Basic Scottish Gaelic phrases, part 2

Following up on my last post about basic Scottish Gaelic phrases, I thought I would add a couple more phrases to the list. If you never saw the last post I wrote then you can find it here:

https://outsideofthewell.com/2016/12/29/scottish-gaelic-phrases/

With the language going through a bit of a revival at the moment, due to more being done to encourage it and teach it than has been done in years (you could even argue centuries) and the demand for it growing, it is becoming a popular language to learn with not just Scots but with people across the globe!

I remember when I started learning the language many years ago I found it difficult to find pronunciations online so hopefully if you’re in the same boat as I was this will help you

Again, I have written out the English spelling, followed by the Gaelic spelling then the last line is how it is pronounced in Gaelic:

Where are you going? – Càit a bheil thu ‘dol? – Kahtch uh vil oo doll?

I’m going home – Tha mi ‘dol dhachaigh – ha mee doll ghachee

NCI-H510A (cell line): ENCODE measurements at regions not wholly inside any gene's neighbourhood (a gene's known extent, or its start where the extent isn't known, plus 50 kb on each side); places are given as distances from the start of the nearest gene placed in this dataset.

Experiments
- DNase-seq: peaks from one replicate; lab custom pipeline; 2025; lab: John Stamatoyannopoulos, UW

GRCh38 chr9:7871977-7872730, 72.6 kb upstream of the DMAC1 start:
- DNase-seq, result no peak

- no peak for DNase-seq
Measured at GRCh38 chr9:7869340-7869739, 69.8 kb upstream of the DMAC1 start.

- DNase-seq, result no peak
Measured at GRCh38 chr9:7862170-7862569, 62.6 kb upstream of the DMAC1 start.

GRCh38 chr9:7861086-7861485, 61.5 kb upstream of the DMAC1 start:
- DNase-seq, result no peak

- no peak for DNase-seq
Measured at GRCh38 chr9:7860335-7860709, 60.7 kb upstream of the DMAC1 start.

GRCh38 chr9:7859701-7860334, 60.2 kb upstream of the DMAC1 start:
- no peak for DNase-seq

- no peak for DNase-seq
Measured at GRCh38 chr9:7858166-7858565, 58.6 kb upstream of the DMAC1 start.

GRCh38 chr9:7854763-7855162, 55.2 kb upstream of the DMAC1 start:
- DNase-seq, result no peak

What is it? – Dè th’ann? – Jae ha-oon

What are you doing? – Dè tha thu ‘dèanamh? – Jae ha oo jee-annuv?

Are you coming? – A bheil thu ‘tighinn? – Uh vil oo tchee-een?

I don’t understand – Chan eil mi ‘tuigsinn – Chan yil mee took-sheen

Many thanks – Mòran taing – moe-ran ta-eeng

I don’t know – Chan eil fhios agam – Chan yil iss ackum

Can you say that again? – An can thu sin a-rithist? – Ung can oo shin uh ree-eeshtch?

Where’s….? – Càit a bheil….? – Kahtch uh vil…?

Where will I get…? – Càit am faigh mi…? – Kahtch um fa-ee mee…?

Is…. far from here? – A bheil…. fad às? – Uh vil…. fat ass?

Can you tell me? – An urrainn dhut innseadh dhomh? – Un oereen ghoot eenshugh ghoe?

How can I get to? – Ciamar a ruigeas mi? – Kimmer uh rook-yuss mee?

Congratulations! – Mealanaidheachd! – M-yallan eh-ochk

Cúm Gàidhlig beò!

Places to visit Scotland, Travel, Uncategorized

Pittenweem

“Pittenweem, Pittenweem,
She’s every fisher laddie’s dream;
She guts the herrin doon by the quay,
And saves her kisses just for me.”